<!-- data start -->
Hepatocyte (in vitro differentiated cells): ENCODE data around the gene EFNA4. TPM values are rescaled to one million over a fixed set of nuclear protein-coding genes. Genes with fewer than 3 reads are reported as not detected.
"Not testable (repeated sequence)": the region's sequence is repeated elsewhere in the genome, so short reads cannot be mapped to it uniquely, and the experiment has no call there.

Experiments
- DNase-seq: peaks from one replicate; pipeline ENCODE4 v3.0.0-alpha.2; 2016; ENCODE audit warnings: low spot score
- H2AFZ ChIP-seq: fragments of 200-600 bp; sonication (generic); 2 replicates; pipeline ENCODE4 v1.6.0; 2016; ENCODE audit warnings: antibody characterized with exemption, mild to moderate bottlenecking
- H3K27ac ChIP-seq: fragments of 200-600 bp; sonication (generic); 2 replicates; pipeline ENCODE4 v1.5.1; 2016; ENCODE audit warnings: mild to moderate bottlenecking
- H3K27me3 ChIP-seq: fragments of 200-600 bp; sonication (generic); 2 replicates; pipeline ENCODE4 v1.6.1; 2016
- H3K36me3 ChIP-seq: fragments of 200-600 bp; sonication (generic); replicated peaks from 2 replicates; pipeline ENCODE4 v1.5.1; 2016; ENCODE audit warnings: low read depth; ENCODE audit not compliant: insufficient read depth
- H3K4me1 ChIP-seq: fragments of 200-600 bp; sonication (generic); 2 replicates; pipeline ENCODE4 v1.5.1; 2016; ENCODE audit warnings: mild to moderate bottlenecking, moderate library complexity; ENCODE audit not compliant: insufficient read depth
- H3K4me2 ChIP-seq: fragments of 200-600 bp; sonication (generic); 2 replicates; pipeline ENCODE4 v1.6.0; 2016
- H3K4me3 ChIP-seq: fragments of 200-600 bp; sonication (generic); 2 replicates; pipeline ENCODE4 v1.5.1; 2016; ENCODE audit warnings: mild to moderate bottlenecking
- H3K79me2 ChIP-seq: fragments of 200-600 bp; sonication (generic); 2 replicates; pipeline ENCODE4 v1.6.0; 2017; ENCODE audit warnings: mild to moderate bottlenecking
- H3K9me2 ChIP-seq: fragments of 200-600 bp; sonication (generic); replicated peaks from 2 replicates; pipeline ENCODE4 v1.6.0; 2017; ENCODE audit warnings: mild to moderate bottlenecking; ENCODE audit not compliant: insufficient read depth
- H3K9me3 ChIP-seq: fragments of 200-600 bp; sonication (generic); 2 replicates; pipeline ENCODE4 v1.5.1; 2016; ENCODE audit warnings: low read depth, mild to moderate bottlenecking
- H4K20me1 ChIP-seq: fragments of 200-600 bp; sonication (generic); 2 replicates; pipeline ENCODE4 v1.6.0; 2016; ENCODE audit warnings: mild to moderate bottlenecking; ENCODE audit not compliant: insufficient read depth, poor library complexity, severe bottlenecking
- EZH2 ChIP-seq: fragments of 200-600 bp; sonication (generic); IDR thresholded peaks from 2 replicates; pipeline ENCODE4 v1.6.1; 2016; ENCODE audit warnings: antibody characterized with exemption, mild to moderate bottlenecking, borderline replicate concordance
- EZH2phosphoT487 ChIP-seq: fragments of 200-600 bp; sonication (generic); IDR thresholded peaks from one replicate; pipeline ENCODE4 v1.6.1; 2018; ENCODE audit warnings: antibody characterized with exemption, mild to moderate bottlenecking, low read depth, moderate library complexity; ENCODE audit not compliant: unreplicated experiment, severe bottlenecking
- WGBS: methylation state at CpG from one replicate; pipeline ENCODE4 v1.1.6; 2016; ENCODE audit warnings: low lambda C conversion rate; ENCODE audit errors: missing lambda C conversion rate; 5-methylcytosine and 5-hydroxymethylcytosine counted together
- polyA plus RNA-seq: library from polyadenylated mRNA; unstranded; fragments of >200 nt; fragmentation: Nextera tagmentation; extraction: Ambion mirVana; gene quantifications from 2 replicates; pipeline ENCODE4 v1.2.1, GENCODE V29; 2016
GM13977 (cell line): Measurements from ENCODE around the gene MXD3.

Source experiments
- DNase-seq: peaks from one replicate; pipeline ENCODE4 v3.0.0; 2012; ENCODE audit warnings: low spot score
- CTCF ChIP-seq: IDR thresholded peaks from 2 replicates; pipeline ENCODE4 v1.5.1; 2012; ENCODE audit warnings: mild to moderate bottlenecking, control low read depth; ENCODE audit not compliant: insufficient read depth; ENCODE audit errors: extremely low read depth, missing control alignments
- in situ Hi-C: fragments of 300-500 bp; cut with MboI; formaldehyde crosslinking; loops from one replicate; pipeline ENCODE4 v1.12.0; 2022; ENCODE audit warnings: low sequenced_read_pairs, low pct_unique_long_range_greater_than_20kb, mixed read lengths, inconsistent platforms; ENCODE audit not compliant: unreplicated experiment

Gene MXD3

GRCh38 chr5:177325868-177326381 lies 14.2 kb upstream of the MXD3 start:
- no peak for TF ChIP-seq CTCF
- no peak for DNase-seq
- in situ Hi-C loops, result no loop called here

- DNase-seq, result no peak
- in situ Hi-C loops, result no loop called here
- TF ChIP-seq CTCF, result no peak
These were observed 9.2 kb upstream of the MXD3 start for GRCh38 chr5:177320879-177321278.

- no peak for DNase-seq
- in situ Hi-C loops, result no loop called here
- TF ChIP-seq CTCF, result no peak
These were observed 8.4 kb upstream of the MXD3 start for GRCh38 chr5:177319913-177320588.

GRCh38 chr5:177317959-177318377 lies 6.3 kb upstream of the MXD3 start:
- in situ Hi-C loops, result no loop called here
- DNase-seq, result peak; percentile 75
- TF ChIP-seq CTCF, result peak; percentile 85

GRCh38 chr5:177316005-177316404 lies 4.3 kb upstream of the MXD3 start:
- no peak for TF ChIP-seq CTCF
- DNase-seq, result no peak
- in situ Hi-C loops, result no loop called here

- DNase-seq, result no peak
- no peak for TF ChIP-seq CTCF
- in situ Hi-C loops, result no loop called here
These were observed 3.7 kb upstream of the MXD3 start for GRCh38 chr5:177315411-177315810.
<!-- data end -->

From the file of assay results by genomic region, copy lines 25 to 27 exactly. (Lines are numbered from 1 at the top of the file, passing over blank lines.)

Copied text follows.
Gene MXD3

GRCh38 chr5:177325868-177326381 lies 14.2 kb upstream of the MXD3 start:
- no peak for TF ChIP-seq CTCF